|Publication number||US3971871 A|
|Application number||US 05/572,974|
|Publication date||27 Jul 1976|
|Filing date||30 Apr 1975|
|Priority date||19 Oct 1973|
|Publication number||05572974, 572974, US 3971871 A, US 3971871A, US-A-3971871, US3971871 A, US3971871A|
|Inventors||Harold L. Haynes, Michael J. Harvey|
|Original Assignee||Owens-Corning Fiberglas Corporation|
|Export Citation||BiBTeX, EndNote, RefMan|
|Patent Citations (3), Referenced by (11), Classifications (9), Legal Events (3)|
|External Links: USPTO, USPTO Assignment, Espacenet|
This is a continuation of application Ser. No. 408,229, filed Oct. 19, 1973, now abandoned.
Strands of glass fibers are produced by pulling several hundred or more tiny molten streams of glass which issue from holes in the bottom of a molten glass tank over a size applying apron to a gathering shoe which groups the fibers together into a strand. This strand then proceeds to a traverse mechanism and winding drum which provides the pulling action which attenuates the molten glass and coils the strand into a package. The fibers are individually separated at the time that they pass over the size applicator, so that the surfaces of the fibers are substantially completely coated before they are drawn together into a strand. This size acts as a lubricant which separates the individual filaments, and if the filaments are not separated by the size, they will scratch each other and break as they are flexed and drawn over guide eyes in the subsequent twisting, weaving, and finishing operations. Starch base sizes have long been used as the base of the coating materials used for separating and lubricating the individual filaments of the strand.
The coiled package that is produced on the winding drum is dried to remove the moisture from the aqueous starch size, and thereafter the strand is uncoiled from the package and is passed over numerous guide eyes which feed the strand onto twist bobbins. As previously indicated, the present invention relates to coatings on fibers that are to be texturized, and this is done by feeding two strands through an air jet which blows apart or separates the filaments of each strand so that the filaments of one strand intermingle with the filaments of the other strand. One of the strands is fed into the jet at a rate faster than the other strand, so that the filaments of the overfed strand are looped to a controlled degree before the filaments of both strands are reunited. Considerable difficulty is experienced in separating the filaments of the strands that are passed through the air jet during the texturizing process, and it has been found that a considerable improvement in the quality of the texturizing strand can be had using the sizes of the present invention instead of the prior art conventional starch size materials.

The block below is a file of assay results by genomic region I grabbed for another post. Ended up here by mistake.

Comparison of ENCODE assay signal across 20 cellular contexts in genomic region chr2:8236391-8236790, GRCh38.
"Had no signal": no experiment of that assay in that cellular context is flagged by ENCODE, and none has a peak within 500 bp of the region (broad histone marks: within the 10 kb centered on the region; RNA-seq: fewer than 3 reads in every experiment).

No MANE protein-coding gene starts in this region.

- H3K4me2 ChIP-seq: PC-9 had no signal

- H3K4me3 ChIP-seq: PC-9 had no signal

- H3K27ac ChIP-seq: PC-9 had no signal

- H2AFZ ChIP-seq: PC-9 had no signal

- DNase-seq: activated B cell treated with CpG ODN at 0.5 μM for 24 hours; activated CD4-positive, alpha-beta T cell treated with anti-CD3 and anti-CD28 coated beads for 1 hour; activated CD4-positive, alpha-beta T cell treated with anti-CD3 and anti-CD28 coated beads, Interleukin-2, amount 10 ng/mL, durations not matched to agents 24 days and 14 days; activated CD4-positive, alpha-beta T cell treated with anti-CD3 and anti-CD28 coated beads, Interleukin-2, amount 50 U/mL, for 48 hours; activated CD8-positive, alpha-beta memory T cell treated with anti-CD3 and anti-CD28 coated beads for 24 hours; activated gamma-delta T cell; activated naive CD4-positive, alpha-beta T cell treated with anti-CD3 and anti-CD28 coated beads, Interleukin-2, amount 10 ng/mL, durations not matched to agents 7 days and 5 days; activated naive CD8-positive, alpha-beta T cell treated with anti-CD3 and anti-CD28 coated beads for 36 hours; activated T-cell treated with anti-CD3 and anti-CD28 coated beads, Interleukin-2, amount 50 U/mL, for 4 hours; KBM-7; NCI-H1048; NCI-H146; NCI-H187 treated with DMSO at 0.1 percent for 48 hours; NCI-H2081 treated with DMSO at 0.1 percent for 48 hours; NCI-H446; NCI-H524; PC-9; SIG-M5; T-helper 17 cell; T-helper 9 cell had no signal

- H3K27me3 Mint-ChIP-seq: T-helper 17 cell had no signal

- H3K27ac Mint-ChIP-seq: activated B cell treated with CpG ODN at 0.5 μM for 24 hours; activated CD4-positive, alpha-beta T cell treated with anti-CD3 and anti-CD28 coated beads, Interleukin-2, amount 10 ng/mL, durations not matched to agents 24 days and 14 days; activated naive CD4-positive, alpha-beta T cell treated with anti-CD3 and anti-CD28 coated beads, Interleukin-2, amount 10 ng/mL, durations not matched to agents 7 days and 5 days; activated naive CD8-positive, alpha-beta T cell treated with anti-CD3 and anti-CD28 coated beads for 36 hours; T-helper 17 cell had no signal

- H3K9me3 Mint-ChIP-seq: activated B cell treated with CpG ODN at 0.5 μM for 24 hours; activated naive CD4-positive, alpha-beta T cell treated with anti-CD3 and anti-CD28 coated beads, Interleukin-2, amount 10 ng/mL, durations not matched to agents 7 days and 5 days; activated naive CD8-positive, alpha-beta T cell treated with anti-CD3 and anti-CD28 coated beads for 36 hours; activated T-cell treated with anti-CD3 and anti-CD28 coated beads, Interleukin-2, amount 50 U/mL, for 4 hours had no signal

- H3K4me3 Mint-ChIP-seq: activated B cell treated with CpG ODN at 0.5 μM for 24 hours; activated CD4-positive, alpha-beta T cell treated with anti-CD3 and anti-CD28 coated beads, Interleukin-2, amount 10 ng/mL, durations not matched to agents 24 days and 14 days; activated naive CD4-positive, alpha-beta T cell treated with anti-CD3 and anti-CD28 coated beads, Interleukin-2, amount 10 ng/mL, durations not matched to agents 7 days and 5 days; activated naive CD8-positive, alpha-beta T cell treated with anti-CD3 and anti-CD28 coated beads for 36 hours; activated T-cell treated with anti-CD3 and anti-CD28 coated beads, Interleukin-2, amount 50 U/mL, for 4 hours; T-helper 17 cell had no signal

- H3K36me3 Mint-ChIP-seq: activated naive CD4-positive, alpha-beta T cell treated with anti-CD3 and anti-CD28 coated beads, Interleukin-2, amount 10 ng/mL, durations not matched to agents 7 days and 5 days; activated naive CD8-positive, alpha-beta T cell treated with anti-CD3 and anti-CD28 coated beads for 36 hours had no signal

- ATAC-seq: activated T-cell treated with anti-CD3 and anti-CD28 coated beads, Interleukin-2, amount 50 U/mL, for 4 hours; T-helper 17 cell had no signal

According to the present invention, it has been determined that a more uniform texturized strand can be produced if the amount of starch base size that is applied to the fibers is kept below that conventionally used for untexturized strands. The amount of starch base solids that are applied to the fibers should be below approximately 0.6% by weight of the coated fibers with optimum results being had at about 0.4% by weight of the coated fibers. It has further been found, however, that conventional starch base sizes will not adequately protect the fibers using such a small amount of size material, and produce excessive fuzz during the twisting operation and breakage of the strand during the texturizing operation. A higher degree of the mutual abrasion between the fibers is encountered during the texturizing operation than is normally encountered in the normal processing of untexturized strands, and in order to protect the fibers during this service, a new and improved type of starch size had to be prepared.
According to principles of the present invention, it has been discovered that an aqueous starch coating on glass fibers in a forming package will leach out sufficient basic materials from the glass fibers to change the pH of the aqueous size coating. It has further been found that most starch materials, and particularly cationic starch materials change viscosity with a change in pH, and that conventional cationic starch materials lose their dispersant power as the pH approaches 7 or above. Where 1% or more of size solids is applied to glass fibers, the change in viscosity of the starch film on the fibers is not critical; but it is critical in applicants' attempts to put less than 1% of starch base coatings onto the fibers. Applicants further discovered that conventional cationic lubricants employ quaternary primary amines, and that quaternary amines cannot be used, since they agglomerate when in thin layers to expose the fibers. This produces fuzz during twisting, and causes the fibers to break during the texturizing operation.
According to further principles of the present invention, it has been discovered that starch materials that are made cationic with a quaternary ammonium radical of a tertiary amine will provide adequate protection of the fibers during twisting and texturizing even though the coatings are present in less than 0.6% by weight--provided that they also include a cationic lubricant that is also made cationic by reason of quaternary ammonium radicals that are practically devoid of primary amines. Emulsified particles of a solid lubricant such as a wax or a gelled oil are preferably also included. It appears that the starch base coating deposits onto the surface of the glass fibers in a bottom layer comprising the cationic starch material, and that the emulsified solid lubricants remain concentrated in the outer surface of the starch base coating to lubricate guide eyes and prevent excessive powdering of the starch. So far as applicants are aware they are the first to produce this type of layered coating which is believed to account for the ability to adequately protect the fibers with less than 0.6% by weight of coating material solids. It is further believed that basic materials are leached out of the fibers to change the pH of prior art cationic starch and cationic lubricant materials after standing, so that they lose their charge, and thereby lose their dispersant powers. This results in an increase in viscosity, and in agglomeration of the starch base materials. It further results in converting the cationic lubricant to a generally nonionic lubricant, and thereby prevents the cationic lubricant from performing its function of attaching to the surface of guide eyes to build up thereon and prevent contact by the glass fibers.